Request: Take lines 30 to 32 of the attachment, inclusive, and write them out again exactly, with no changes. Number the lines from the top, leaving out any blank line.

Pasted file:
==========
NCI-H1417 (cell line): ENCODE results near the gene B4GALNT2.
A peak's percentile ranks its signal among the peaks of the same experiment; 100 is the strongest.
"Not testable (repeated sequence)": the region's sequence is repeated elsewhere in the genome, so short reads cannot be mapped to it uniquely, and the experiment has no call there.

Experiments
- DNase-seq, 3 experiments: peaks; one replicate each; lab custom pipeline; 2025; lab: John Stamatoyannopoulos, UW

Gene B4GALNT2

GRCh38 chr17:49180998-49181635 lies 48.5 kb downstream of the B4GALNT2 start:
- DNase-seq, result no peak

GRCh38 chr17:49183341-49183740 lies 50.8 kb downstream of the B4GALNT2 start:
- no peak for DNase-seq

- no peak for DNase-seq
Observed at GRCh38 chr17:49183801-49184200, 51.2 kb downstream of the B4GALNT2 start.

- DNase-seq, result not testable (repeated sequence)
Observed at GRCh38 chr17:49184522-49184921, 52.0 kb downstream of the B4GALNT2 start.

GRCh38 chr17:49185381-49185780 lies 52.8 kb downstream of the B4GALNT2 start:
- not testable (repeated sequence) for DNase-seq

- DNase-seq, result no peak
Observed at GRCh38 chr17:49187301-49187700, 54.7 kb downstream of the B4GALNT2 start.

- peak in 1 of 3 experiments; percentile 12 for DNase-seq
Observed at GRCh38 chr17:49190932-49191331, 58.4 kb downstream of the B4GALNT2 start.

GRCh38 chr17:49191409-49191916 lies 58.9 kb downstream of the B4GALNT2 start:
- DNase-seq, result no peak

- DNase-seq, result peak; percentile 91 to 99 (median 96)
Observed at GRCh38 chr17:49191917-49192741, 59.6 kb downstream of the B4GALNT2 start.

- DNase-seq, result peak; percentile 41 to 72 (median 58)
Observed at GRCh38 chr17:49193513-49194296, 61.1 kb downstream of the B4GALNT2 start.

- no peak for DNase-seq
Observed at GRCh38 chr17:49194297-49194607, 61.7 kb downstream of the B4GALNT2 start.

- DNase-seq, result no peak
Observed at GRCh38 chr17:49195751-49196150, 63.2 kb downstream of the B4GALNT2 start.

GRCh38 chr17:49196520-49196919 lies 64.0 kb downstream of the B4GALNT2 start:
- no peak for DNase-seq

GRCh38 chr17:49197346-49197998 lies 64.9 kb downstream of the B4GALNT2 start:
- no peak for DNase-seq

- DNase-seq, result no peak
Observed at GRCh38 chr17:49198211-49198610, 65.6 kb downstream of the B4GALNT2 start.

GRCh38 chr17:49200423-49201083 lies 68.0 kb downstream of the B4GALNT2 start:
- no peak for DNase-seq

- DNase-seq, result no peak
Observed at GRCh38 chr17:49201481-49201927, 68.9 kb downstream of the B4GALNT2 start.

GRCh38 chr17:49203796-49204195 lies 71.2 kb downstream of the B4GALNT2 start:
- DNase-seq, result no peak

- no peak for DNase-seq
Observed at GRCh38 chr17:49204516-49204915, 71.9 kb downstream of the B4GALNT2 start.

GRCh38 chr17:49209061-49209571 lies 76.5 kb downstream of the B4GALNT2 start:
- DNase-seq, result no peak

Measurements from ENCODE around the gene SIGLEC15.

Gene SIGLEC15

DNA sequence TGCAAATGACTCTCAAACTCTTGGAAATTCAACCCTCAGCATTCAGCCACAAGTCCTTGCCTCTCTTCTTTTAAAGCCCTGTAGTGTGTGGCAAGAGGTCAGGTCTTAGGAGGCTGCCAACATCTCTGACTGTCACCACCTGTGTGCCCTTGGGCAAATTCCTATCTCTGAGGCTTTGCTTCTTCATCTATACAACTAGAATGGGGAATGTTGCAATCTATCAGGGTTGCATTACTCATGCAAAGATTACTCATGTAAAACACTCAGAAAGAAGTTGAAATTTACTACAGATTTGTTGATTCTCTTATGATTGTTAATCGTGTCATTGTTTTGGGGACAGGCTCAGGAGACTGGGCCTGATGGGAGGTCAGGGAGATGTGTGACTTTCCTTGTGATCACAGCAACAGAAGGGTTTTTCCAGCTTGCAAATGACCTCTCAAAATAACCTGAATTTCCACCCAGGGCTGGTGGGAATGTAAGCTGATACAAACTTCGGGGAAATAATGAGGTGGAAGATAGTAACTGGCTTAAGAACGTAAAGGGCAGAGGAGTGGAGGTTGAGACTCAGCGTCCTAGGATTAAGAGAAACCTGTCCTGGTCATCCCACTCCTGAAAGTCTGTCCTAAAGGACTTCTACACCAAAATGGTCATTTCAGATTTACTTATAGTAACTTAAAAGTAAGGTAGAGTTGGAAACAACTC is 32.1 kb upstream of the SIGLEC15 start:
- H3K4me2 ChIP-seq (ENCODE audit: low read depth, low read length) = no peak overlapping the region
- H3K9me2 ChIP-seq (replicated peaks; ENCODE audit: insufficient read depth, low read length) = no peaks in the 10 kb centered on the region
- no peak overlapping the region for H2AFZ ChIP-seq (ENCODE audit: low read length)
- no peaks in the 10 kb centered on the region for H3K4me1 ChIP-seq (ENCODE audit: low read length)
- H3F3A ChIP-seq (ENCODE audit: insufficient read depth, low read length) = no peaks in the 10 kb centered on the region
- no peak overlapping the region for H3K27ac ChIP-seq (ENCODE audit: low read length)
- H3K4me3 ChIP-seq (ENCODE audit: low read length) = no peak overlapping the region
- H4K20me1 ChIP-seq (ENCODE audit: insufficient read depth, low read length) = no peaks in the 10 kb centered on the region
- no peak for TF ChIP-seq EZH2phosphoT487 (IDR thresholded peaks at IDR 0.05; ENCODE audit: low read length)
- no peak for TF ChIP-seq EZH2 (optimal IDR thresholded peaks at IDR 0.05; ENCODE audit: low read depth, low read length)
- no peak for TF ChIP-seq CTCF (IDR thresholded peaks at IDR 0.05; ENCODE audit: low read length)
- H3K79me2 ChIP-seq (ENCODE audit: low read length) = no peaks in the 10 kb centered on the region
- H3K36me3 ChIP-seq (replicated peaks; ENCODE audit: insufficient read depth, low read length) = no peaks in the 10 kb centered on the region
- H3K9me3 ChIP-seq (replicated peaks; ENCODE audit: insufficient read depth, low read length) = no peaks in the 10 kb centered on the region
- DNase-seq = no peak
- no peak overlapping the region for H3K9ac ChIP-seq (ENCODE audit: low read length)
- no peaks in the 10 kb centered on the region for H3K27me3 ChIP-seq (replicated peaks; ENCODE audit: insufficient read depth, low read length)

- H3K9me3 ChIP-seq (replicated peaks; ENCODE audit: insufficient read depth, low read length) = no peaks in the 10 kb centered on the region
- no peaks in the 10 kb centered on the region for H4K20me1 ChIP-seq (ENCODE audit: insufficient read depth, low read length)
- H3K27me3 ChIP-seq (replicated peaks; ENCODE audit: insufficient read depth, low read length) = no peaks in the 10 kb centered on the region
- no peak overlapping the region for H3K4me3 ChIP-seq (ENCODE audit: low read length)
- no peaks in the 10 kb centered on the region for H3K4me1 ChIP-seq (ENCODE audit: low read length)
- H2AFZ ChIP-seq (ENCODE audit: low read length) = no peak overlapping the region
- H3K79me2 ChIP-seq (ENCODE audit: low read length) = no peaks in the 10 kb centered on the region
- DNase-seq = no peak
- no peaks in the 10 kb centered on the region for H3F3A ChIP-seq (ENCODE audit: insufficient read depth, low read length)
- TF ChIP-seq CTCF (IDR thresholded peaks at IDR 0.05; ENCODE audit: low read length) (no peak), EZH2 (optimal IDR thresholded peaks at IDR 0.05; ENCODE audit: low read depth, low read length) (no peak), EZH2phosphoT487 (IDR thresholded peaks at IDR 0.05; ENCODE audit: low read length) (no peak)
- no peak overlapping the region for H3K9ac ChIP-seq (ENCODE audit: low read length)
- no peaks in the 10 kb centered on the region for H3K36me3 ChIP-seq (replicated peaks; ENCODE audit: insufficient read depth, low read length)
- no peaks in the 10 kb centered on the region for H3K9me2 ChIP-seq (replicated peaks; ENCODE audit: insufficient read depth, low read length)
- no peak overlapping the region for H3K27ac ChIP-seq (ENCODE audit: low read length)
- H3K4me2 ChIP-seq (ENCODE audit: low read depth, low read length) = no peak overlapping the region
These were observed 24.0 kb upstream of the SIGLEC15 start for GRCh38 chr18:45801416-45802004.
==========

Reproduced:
Observed at GRCh38 chr17:49195751-49196150, 63.2 kb downstream of the B4GALNT2 start.

GRCh38 chr17:49196520-49196919 lies 64.0 kb downstream of the B4GALNT2 start:
- no peak for DNase-seq